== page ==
Tuesday, June 28, 2022
June 28, 2022

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Clark County COVID-19 case rate continues to fall

By , Columbian staff writer
Published:

Clark County reported another drop in its COVID-19 activity rate this week as the omicron surge nears its end.

The COVID-19 activity rate, which measures new cases per 100,000 population over 14 days, decreased from 527.4 per 100,000 last week to 267.4 as of Thursday. Any rate above 200 is considered high by health officials.

In late September, at the peak of the delta wave, the disease activity rate reached 549.3 per 100,000 population. In late January, at the peak of the omicron wave, the disease activity rate hit a staggering 2,549.1 per 100,000.

This week is the first time since late December — when the omicron wave began — that the disease activity rate has been lower then 500 per 100,000.

Hospitalizations also decreased this week, but hospital occupancy remains high.

New hospitalizations this week fell from 18.4 per 100,000 residents over seven days to 9.6 per 100,000 over seven days, according to Public Health.

As of Tuesday, 97.5 percent of Clark County’s hospital beds and 96.2 percent of its ICU beds were occupied. Hospitals reported that 69 beds — accounting for 13.2 percent of hospital beds and 11.3 percent of ICU beds — were occupied by people with or suspected of having COVID-19.

Fourteen new deaths were reported in Clark County this week. The deaths include one woman in her 50s, two men and three women in their 60s, two men and three women in their 70s and three men age 80 or older.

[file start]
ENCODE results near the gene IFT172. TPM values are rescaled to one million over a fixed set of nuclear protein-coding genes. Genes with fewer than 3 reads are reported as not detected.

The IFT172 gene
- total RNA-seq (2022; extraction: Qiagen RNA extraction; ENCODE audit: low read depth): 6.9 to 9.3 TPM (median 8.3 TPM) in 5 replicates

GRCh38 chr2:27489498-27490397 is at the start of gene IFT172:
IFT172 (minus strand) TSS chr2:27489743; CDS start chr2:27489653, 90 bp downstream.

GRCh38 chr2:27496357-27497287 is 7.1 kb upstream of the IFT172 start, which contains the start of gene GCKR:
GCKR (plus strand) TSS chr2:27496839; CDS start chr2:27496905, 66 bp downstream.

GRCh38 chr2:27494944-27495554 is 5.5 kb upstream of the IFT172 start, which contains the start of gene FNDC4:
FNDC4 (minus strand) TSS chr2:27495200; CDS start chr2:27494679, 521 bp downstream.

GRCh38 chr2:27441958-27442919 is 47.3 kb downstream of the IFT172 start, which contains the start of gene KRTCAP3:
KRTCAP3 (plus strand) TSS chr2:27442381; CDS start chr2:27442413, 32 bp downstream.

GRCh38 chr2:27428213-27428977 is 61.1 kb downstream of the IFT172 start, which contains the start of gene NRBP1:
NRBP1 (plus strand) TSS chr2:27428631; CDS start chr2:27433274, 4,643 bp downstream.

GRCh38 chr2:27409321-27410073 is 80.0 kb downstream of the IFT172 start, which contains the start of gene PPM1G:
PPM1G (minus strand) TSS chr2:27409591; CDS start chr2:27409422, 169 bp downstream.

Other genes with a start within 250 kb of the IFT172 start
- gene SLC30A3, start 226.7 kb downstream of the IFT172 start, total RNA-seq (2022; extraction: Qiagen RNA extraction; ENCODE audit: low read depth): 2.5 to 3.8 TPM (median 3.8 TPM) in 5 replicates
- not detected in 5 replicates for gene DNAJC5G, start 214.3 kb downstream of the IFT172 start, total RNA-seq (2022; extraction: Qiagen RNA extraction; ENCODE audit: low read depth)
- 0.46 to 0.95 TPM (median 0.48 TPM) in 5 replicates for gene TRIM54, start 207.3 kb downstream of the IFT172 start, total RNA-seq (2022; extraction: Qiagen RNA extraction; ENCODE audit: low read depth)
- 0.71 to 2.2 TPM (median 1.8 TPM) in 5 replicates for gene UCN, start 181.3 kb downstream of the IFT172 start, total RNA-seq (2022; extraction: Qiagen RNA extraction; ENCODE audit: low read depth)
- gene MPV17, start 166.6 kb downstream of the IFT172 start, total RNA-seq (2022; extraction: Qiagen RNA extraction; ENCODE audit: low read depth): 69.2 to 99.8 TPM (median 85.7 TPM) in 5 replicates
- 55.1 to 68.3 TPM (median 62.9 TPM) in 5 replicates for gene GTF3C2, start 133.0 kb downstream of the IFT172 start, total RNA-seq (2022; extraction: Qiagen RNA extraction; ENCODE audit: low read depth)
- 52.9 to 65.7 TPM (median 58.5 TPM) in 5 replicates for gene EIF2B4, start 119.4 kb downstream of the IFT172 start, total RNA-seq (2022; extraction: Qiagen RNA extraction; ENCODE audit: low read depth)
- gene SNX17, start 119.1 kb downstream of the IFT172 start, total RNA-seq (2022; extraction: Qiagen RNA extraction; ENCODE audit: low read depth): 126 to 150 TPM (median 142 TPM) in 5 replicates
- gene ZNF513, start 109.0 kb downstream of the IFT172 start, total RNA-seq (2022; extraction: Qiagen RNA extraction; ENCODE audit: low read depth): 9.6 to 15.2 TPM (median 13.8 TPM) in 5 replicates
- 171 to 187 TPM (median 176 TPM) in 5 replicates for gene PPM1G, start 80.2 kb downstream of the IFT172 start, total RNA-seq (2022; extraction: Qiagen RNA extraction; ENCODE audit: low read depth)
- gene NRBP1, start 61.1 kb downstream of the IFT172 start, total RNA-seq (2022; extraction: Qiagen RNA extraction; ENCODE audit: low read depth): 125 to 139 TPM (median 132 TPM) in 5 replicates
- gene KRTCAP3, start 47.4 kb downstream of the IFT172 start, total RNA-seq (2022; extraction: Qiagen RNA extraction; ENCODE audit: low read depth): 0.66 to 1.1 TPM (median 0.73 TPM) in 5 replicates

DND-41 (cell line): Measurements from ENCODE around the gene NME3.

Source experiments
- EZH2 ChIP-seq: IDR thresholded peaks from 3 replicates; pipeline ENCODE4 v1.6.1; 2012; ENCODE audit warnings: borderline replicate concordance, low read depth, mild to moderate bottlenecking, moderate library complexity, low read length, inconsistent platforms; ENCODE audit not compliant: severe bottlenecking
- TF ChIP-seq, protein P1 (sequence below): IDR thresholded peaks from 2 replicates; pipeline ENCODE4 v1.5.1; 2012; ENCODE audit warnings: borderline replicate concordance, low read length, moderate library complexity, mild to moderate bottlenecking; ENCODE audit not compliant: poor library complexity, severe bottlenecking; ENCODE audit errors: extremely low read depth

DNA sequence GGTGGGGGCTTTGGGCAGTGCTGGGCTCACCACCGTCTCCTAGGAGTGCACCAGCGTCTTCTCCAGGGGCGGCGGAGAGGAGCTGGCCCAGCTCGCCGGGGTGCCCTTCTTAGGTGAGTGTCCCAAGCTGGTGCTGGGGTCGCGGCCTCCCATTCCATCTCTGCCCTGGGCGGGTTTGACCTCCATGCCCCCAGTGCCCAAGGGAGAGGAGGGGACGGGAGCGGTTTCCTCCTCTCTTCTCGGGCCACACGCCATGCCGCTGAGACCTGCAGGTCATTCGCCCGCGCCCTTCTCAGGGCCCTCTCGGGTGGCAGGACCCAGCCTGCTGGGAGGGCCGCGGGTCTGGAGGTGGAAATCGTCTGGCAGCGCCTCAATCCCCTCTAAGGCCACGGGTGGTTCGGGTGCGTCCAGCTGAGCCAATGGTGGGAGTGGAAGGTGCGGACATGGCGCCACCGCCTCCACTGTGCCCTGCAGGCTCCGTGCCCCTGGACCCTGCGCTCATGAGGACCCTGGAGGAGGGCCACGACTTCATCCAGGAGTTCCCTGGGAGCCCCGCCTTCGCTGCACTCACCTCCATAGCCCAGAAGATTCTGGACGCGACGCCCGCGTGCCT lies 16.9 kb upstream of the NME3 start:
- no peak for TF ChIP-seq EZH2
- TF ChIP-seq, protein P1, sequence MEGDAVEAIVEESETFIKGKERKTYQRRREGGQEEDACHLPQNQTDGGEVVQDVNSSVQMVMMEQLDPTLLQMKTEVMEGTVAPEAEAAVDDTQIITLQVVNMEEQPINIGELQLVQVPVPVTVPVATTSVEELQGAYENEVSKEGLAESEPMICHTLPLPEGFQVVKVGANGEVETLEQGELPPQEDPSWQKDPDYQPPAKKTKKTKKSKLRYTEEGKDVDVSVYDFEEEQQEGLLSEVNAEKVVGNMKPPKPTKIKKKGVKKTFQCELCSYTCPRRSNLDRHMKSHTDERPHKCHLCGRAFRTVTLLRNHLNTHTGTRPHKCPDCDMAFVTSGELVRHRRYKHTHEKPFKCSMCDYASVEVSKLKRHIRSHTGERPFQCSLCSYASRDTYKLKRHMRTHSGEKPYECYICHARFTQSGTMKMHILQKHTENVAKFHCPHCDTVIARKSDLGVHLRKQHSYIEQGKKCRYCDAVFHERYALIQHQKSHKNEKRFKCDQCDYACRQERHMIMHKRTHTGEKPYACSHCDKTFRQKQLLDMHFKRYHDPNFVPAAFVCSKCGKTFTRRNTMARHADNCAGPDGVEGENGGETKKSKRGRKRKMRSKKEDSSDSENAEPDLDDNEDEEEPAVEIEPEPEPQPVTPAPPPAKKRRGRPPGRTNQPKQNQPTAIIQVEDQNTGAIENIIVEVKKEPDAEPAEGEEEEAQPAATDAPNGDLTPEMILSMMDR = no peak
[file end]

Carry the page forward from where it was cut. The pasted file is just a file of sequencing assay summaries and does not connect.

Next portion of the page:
The new deaths push the total number of people who have died from COVID-19 in Clark County to 754. Deaths are added to the county’s total typically 10 to 12 days after they occur.

Public Health reported 866 confirmed COVID-19 cases, for 84,482 to date. Public Health subtracted 41 probable cases from its totals, bringing the total number of probable cases to 14,200.

The total number of probable cases were lowered by 41 this week due to data cleanup efforts. In those efforts, individuals who had tested positive with an antigen test and then later tested positive with a PCR test are removed from the probable total and added to the confirmed total.

Combined, the new cases work out to an average of about 124 new cases per day, up from about 86 new cases per day last week. The actual number of new cases is likely higher due to unreported at-home tests, according to Clark County Public Health officials.

The Washington State Department of Health reported that as of Feb. 25, 64.4 percent of Clark County residents age 5 or older were fully vaccinated against COVID-19.

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